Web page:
Working conditions in the meat industry can be dangerous and workers suffer many more injuries and illnesses than workers in many other fields. Also, journalists and even government agencies have found it difficult to gather information they believe the public deserves about the industry’s treatment of its workers.
This situation might surprise some Americans. A 1906 novel about the meat industry may still be the most important investigative journalism in history and is still read in many schools. The Jungle shocked America with details of immigrant workers in dangerous and disgusting working conditions in Chicago’s animal slaughterhouses and meat processing plants.
After 113 years, meat processing is still unusually dangerous, and information about the industry is still unusually secretive.
Workers not encouraged to speak up
Federal agencies including the General Accounting Office (GAO) and the Occupational Safety and Health Administration (OSHA) keep an eye on working conditions, including in the meat industry. During a detailed investigation, the GAO sometimes found actual conditions did not match the data provided by the industry.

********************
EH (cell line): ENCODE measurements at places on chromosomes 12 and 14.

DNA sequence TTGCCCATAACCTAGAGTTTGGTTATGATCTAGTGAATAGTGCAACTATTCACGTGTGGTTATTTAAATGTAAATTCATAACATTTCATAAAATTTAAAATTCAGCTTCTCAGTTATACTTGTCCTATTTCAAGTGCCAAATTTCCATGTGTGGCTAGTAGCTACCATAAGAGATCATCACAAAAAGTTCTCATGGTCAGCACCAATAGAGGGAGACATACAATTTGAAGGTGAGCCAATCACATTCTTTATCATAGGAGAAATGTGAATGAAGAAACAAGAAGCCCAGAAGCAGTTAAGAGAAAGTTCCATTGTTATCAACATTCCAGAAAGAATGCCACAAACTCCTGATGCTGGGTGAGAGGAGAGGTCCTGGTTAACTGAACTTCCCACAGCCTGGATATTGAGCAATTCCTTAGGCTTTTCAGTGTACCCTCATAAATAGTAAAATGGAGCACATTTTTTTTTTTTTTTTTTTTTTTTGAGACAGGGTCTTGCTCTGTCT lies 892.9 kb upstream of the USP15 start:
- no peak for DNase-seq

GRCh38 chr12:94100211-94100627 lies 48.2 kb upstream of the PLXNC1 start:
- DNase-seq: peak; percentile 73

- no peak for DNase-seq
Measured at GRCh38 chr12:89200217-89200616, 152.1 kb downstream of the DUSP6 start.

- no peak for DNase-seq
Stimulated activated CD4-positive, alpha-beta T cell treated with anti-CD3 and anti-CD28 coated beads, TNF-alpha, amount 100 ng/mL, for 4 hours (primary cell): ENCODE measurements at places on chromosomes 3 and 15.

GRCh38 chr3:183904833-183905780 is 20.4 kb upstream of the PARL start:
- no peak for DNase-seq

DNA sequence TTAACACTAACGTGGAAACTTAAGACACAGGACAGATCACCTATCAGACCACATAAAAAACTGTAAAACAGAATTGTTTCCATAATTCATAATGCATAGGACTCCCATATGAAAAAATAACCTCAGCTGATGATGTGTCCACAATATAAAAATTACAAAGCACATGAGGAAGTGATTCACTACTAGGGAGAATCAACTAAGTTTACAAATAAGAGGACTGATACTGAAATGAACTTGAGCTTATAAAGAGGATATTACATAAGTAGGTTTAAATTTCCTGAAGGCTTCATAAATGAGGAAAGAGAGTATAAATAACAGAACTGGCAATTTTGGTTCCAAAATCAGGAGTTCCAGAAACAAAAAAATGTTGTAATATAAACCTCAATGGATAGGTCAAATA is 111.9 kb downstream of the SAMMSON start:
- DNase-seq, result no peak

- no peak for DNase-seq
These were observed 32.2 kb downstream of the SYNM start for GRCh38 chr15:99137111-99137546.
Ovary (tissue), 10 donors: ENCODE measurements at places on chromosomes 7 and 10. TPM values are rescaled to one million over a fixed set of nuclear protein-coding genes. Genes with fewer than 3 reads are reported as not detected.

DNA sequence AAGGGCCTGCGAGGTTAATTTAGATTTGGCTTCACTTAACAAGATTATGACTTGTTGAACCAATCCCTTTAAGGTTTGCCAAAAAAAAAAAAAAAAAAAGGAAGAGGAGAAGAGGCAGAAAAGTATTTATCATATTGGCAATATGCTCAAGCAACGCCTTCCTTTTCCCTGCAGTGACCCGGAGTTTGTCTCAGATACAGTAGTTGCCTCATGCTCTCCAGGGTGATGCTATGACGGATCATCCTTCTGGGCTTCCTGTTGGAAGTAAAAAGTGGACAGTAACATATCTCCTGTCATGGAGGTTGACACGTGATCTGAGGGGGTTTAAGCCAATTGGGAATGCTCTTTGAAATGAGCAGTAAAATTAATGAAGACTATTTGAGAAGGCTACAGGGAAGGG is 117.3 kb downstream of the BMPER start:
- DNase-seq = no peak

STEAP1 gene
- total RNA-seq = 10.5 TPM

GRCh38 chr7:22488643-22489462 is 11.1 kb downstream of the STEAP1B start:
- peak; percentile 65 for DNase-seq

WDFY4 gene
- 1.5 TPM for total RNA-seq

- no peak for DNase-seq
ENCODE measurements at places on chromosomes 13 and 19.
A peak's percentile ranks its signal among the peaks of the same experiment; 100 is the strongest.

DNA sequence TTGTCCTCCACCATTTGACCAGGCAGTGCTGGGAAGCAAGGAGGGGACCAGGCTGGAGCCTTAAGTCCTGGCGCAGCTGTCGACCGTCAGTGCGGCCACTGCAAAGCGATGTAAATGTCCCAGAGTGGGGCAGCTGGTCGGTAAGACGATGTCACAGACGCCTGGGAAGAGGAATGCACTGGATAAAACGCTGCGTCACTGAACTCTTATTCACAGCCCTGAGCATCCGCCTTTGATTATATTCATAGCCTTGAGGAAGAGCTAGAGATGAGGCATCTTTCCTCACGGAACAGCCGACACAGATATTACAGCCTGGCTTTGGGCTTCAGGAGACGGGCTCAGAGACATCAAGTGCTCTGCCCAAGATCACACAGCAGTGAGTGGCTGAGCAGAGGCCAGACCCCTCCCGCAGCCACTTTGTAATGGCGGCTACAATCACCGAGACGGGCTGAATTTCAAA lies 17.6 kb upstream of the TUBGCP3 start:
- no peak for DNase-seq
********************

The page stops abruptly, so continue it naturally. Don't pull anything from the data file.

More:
Workers in the plants are often immigrants or refugees forced to escape the country of their birth, much like in 1905 when The Jungle was written. Fear of being fired or even deported sometimes keep workers from reporting injuries or admitting how serious they are. Safety training are sometimes given in English only.
Injuries suffered by workers who, technically, had been hired by third-party contractors are sometimes not reported to the government. Examples even included workers who had lost fingers, arms or legs while cleaning dangerous machines.
Some meat plants have their own medical clinics, and these sometimes tell workers to return to work without proper treatment. The GAO noted one worker who reported pain 90 separate times before finally being sent to a doctor.
Even giving the obstacles to reporting the facts, the official Bureau of Labor Statistics numbers show health problems among meat packing workers at a rate well over twice the national average. Serious injuries causing lost days of work are 3 times more common than in American industries in general.